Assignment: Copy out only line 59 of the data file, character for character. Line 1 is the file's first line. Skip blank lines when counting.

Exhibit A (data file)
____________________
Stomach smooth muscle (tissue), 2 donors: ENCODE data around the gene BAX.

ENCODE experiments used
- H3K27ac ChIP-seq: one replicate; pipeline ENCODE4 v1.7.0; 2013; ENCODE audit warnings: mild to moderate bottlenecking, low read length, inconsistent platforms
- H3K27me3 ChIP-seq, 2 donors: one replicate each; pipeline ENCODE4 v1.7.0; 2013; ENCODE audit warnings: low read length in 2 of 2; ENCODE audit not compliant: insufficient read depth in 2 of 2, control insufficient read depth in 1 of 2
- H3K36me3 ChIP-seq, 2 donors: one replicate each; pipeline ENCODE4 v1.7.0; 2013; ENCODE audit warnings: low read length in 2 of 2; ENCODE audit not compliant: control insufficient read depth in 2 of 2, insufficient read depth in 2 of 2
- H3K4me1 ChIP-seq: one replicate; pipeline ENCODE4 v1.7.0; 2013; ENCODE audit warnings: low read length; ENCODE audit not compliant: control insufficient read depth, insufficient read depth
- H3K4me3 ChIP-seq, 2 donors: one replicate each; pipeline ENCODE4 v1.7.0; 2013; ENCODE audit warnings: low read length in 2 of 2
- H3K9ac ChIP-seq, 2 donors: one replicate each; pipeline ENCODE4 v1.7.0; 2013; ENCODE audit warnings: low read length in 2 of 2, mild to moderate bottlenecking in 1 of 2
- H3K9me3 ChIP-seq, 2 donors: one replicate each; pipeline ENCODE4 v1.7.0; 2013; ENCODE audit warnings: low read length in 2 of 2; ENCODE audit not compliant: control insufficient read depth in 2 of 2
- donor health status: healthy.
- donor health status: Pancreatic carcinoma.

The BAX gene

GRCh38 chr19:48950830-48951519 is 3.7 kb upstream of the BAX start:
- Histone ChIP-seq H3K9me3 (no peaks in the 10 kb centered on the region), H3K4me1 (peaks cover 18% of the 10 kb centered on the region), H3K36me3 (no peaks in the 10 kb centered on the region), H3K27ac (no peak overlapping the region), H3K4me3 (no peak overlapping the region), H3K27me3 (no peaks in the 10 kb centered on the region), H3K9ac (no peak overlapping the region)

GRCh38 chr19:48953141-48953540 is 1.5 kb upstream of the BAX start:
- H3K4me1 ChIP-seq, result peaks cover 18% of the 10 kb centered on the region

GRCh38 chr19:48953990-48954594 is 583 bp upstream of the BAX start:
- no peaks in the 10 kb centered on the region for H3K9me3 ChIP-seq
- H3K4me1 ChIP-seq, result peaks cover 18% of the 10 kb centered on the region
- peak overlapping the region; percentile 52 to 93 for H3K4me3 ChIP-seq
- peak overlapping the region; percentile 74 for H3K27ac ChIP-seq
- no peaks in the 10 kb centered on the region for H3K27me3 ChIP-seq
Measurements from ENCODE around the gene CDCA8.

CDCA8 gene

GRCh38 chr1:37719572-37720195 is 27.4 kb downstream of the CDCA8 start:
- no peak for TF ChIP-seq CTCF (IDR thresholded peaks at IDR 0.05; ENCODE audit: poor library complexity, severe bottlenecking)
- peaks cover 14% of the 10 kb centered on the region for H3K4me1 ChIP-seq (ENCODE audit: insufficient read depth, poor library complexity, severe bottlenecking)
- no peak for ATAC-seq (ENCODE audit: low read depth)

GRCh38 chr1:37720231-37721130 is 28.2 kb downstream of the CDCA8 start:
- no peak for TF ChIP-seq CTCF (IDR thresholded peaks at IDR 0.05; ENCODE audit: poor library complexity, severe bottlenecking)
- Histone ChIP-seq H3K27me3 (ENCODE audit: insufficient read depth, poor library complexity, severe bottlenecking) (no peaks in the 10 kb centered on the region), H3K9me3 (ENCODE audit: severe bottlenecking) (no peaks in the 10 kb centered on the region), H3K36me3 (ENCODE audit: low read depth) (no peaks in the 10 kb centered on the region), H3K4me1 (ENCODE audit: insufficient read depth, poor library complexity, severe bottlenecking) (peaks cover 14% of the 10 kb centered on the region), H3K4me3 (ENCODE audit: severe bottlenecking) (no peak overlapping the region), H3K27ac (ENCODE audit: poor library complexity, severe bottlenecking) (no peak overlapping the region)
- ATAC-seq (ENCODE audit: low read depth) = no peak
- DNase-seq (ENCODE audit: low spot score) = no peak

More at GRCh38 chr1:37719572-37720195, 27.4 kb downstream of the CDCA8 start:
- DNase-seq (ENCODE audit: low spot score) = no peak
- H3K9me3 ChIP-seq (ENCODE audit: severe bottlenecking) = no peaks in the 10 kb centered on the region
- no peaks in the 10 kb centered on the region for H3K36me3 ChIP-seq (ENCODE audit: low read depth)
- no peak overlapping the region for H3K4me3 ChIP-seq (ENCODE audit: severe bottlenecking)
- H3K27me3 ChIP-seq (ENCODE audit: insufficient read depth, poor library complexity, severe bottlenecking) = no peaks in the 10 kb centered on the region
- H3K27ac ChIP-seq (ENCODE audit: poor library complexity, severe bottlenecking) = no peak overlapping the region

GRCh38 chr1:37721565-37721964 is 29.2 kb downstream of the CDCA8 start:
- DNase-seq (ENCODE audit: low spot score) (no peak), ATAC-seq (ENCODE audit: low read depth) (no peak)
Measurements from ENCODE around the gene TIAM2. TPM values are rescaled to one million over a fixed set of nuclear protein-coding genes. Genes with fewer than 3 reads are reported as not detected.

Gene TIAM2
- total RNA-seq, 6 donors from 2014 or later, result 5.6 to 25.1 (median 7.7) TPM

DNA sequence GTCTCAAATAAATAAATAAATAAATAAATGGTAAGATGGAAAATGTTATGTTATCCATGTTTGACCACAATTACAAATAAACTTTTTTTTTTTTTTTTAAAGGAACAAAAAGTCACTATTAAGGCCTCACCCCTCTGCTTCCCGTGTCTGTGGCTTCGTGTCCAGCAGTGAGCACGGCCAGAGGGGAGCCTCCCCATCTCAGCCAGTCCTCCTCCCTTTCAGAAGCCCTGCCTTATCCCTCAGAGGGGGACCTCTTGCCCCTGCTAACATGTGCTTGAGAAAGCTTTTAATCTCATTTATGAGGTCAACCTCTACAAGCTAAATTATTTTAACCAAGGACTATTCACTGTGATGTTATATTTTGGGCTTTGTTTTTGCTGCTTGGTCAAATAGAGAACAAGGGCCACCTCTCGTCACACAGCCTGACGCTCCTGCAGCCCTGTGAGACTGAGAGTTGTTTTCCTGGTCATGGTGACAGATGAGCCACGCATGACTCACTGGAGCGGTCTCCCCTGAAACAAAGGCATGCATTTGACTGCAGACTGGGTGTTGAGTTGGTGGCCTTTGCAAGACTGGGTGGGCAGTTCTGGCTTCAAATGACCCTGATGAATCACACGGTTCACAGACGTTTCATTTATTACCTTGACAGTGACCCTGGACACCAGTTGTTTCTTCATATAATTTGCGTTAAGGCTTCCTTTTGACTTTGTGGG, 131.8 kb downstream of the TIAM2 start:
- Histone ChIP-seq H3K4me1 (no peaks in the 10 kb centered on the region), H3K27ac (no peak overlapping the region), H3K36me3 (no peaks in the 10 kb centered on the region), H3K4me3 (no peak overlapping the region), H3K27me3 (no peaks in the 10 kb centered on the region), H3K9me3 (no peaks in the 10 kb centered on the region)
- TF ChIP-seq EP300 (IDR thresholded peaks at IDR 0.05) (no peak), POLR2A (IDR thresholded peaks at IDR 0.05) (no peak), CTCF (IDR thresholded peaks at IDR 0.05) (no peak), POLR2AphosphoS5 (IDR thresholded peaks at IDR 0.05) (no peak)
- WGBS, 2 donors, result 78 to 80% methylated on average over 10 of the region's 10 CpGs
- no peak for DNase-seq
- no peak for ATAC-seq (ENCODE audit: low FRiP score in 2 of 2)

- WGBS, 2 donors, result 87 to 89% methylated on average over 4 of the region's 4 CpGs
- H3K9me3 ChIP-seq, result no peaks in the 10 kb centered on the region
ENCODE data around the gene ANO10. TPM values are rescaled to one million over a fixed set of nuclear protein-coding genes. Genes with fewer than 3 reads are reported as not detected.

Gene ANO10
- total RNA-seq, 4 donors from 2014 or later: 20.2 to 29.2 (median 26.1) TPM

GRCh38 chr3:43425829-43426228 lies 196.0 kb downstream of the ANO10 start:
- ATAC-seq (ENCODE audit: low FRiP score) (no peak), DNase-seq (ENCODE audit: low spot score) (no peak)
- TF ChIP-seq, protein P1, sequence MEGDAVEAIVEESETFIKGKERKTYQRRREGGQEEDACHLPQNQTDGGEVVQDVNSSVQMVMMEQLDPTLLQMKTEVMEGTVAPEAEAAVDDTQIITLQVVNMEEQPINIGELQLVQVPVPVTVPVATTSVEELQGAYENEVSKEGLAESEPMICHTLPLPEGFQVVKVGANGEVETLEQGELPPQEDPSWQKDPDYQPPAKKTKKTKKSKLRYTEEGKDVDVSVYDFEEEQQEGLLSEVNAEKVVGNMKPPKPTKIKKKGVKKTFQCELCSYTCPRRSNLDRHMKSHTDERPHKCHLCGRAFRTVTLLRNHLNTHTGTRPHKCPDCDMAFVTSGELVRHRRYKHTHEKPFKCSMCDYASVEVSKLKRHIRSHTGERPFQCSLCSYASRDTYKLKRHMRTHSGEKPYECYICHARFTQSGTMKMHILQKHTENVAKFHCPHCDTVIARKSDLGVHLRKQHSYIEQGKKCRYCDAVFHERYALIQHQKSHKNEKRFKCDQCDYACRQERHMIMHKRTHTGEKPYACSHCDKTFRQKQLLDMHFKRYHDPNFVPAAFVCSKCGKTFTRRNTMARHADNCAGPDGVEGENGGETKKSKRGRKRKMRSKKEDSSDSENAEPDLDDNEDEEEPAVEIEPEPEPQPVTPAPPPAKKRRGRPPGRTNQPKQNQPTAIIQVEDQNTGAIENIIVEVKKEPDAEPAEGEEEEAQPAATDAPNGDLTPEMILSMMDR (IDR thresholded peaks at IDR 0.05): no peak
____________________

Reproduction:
- TF ChIP-seq, protein P1, sequence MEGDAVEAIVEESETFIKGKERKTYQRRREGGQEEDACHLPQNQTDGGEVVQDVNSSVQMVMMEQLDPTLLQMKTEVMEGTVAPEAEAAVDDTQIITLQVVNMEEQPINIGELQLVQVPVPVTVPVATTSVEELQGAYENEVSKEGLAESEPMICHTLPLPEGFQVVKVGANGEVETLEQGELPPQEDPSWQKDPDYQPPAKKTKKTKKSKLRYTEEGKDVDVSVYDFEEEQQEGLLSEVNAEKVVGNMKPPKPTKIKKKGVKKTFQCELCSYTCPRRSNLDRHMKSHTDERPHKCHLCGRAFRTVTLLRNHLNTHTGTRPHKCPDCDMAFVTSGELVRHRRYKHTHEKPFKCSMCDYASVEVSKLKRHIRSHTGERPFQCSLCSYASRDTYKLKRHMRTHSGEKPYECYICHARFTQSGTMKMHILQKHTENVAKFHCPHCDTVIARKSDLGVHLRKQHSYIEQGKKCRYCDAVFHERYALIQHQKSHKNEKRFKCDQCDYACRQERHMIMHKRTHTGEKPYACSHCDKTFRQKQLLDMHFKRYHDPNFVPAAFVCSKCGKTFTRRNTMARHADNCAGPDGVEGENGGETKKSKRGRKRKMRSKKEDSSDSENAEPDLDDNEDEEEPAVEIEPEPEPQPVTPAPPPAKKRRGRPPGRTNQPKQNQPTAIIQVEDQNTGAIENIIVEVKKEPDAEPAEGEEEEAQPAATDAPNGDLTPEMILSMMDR (IDR thresholded peaks at IDR 0.05): no peak